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DWDM

Infinera Courts Rumors

Mega-startup Infinera Inc. just can't escape the rumor mill.

Shrouded in secrecy for so long, the company has disclosed its DTN optical transport system and named several customers. But new buzz continues to follow it, with big names and numbers attached -- namely, an alleged Google (Nasdaq: GOOG) contract and a possible $51.3 million round of funding.

Infinera officials wouldn't comment on either topic, but they did make noise this week about a Dell'Oro Group report citing the company as tops in one slice of the 10-Gbit/s market. It's a sign that Infinera, despite the hype, could be on its way to building a solid business. (See Infinera Claims Lead.)

Grand rumors are practically part of Infinera's corporate culture, given the company's flashy start on the cover of Red Herring. (See More on Infinera (née Zepton).)

Let's start with the funding, which came to light in a regulatory filing saying Infinera had received the first $13 million of a $51.3 million Series G round. Should the full amount come through, it would bring Infinera's total funding -- which has come in chunks of roughly $50 million lately -- to more than $250 million. (See Infinera's Amp-less Ambition and Infinera Raises $52M More.)

That sum is one reason why Infinera was dropped from Light Reading's Top Ten Private Companies. The list points out companies likely to go public or get acquired. An acquisition seems less likely for Infinera as VC money piles up. And an IPO doesn't seem to be in the immediate plan.

"An IPO is not the end game for us. The IPO is simply a milestone," Infinera CEO Jagdeep Singh tells Light Reading. "The key is to build the company."

Many observers believe Infinera's long-term success might hinge on finding a big-name telecom vendor as a sponsor, much the way (NYSE: S) championed Ciena Corp. (Nasdaq: CIEN) in that company's early days.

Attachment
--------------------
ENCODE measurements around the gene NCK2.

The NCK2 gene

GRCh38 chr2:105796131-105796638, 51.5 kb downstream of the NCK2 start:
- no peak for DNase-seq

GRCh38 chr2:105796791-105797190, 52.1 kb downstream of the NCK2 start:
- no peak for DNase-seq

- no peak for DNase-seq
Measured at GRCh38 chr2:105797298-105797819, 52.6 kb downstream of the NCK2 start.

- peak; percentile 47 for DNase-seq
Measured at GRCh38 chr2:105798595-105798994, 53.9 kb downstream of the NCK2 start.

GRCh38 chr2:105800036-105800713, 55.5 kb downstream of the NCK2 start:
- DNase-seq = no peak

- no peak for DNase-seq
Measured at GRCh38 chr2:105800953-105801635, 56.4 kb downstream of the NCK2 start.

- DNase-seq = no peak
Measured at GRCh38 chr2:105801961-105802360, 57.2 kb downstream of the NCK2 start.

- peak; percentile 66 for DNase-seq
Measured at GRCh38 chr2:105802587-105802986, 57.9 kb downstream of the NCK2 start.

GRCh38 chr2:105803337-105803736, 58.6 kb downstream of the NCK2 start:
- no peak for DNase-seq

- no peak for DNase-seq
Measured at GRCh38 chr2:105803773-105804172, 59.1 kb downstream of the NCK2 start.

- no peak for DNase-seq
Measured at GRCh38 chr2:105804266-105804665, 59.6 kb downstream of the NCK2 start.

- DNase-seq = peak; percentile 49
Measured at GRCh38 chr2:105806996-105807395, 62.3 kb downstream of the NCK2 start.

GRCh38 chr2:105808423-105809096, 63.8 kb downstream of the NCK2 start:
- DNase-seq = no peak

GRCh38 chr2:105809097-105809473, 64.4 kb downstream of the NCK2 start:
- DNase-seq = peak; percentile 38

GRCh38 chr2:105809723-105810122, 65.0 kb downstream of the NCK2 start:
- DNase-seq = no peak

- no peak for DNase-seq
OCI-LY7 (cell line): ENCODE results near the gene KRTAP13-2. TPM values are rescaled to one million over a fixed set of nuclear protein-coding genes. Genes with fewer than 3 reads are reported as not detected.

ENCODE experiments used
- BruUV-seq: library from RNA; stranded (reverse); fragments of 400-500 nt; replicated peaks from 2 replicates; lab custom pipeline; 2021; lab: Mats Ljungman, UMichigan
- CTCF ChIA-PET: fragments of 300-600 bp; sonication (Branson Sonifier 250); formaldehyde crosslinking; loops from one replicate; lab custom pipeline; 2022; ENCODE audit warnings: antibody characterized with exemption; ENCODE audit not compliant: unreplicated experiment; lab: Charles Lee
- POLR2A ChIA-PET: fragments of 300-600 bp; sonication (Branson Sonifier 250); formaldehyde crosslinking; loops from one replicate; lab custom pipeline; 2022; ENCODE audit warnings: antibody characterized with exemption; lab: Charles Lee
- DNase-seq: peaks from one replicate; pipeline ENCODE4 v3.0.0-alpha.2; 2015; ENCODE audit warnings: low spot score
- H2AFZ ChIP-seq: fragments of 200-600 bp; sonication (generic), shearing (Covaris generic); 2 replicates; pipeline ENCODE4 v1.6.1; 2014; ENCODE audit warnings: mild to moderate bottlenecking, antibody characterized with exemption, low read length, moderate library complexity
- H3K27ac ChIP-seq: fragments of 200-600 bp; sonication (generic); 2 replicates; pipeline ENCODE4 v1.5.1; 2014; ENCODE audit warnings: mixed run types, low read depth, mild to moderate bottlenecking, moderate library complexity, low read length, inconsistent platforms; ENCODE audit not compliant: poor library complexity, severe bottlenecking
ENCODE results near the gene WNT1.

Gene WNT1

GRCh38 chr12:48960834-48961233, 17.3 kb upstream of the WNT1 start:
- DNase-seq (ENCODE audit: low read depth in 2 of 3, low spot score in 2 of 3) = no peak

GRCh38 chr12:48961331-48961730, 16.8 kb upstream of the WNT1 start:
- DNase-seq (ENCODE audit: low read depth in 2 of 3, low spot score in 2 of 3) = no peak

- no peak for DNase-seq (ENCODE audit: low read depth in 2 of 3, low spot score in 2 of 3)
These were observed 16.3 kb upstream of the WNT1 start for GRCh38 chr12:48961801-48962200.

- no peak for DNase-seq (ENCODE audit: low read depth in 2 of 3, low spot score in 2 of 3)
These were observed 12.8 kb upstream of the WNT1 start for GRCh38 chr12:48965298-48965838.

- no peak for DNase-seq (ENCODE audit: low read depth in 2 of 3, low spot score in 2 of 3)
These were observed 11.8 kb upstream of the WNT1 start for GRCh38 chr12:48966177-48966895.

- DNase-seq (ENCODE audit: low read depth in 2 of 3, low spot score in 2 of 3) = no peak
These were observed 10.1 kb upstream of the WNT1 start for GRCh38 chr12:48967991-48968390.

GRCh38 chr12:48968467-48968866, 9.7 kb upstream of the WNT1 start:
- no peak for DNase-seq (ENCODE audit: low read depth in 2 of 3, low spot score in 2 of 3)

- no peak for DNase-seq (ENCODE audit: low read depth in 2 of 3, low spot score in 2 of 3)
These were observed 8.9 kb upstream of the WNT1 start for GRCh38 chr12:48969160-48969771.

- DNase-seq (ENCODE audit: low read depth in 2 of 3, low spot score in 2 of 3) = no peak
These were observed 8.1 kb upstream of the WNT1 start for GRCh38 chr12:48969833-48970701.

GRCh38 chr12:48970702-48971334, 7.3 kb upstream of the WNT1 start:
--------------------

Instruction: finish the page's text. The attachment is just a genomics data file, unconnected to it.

"What they need is a true heavyweight service provider, because it will lead to more service providers buying from them," says Mark Lutkowitz, an analyst with Telecom Pragmatics Inc.

(Nasdaq: LVLT), announced as a customer earlier this year, doesn't have that heft, Lutkowitz thinks -- although he's quick to add that he's heard Level 3 is "very, very happy" with Infinera's equipment. (See Infinera Reaches Level 3.)

Well, how about Google? It's not a telecom vendor -- yet (cue ominous music), but it would be Infinera's biggest score so far. In addition to Level 3, Infinera's announced customers include CityNet, Flag, FreeNetde, and OnFiber. (See Infinera Scores With CityNet, Infinera Wins Flag Deal, Infinera Goes Live, and OnFiber Selects Infinera.)

The Infinera-Google theory was reported in a Nov. 7 UBS AG report on the telecom industry. UBS believes Google is "initially working" with Infinera's long-haul equipment and ADVA Optical Networking's (Frankfurt: ADV) metro equipment. Google's optical network buildout has been the subject of massive speculation, particularly considering the company's aggressive moves to branch into different technology areas. (See Google's Own Private Internet and Links: Facing the Google Future.)